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"Do you have an expensive but uncomfortable pair of shoes or jeans at the back of your cupboard that you never ever wear, but you simply cannot throw away because to do so would be to admit defeat and recognise that you wasted a lot of money? If so, you are suffering from the sunk-cost bias or fallacy."
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What would this do for teachers and students?
Have you tried this before? You should! :-)
"At 7,000 feet, the Zen monastery where I live is level with the clouds, which should give you some idea of where my head usually is—not to mention the heads of those who visit our grounds. Let’s talk about them. "
" You try to get to the bottom of yourself, to catch your mind in the act of coming up with you, or vice versa, and it’s as though you’ve wandered into an M. C. Escher sketch of a house of mirrors, the subject lost in an infinite regression of reflections."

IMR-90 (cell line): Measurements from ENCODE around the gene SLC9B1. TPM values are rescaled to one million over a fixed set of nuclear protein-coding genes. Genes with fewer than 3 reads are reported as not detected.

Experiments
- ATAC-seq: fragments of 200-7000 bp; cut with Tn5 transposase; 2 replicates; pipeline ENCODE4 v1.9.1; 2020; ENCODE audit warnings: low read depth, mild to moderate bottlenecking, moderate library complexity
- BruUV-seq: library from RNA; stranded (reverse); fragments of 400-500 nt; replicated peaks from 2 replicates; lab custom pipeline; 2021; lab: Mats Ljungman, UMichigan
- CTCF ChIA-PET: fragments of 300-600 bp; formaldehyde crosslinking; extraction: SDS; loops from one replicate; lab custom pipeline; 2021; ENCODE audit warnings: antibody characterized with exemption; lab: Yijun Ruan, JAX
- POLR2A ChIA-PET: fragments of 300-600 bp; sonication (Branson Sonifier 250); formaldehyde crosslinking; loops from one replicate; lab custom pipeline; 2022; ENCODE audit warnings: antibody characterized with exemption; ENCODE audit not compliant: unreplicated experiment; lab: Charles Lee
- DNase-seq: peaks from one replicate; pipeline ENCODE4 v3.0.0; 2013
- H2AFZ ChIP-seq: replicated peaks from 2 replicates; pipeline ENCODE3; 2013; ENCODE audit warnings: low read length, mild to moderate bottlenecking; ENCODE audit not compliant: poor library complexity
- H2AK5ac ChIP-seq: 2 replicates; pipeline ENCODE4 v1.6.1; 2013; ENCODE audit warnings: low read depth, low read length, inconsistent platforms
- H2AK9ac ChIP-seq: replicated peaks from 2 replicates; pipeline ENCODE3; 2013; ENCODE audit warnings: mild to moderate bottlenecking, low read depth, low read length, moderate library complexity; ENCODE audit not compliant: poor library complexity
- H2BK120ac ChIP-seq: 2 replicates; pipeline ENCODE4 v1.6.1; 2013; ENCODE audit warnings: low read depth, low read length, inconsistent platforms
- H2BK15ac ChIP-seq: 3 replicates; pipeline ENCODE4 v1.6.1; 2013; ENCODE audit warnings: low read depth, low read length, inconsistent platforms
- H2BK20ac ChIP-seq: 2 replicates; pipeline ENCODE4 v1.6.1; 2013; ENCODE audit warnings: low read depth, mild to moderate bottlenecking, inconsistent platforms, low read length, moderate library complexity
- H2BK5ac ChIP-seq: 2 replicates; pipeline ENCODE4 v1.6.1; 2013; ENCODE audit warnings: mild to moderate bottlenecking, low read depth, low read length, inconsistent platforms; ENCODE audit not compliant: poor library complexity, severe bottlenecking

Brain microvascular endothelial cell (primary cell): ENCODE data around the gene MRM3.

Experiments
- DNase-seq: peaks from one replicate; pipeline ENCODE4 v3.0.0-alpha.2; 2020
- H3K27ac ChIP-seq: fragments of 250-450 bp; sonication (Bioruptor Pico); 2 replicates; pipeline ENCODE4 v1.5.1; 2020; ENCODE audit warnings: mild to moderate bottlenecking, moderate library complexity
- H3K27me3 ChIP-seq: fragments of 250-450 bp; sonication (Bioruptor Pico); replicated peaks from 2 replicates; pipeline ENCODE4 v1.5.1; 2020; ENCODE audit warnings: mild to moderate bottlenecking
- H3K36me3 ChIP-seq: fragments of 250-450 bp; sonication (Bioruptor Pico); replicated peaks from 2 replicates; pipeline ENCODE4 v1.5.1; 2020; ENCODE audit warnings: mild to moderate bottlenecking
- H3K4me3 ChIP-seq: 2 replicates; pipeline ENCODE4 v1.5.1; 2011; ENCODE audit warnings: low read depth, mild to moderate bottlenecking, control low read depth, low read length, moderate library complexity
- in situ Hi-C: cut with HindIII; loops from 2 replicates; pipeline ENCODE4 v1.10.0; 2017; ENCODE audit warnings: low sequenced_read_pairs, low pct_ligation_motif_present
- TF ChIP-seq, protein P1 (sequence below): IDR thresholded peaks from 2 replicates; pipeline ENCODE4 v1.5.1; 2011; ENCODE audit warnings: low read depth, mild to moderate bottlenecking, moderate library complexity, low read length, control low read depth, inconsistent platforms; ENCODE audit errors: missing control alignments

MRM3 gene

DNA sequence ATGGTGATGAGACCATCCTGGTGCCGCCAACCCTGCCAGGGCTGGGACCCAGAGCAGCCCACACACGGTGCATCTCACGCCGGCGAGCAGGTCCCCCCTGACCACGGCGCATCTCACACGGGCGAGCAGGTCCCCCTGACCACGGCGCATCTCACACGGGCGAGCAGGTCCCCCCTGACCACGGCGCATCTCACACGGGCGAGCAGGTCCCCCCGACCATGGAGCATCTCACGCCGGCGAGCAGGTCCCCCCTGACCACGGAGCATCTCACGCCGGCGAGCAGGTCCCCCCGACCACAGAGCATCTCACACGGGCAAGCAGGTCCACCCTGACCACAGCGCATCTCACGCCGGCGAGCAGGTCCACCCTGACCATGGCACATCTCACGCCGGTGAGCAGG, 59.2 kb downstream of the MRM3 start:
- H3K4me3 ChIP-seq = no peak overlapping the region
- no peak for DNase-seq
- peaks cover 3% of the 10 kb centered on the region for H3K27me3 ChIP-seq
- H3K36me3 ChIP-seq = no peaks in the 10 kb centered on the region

The path of enlightenment is strewn with the humor we find when we earnestly look at who we are, sometimes the humor emerges in the form of deep belly laughs and sometimes it emerges as a tear in the corner of one's eye.
Using the pen name of Shozan Jack Haubner a Zen monk lays bare many of his insights about the mindfulness practice of meditation. He takes us on a brief journey into his past while keeping one foot firmly in the present.
This article is somewhat long but well worth reading for both beginners and seasoned practitioners of mindfulness and meditation. Read all of it: A Funny Thing Happened on the Way to Enlightenment.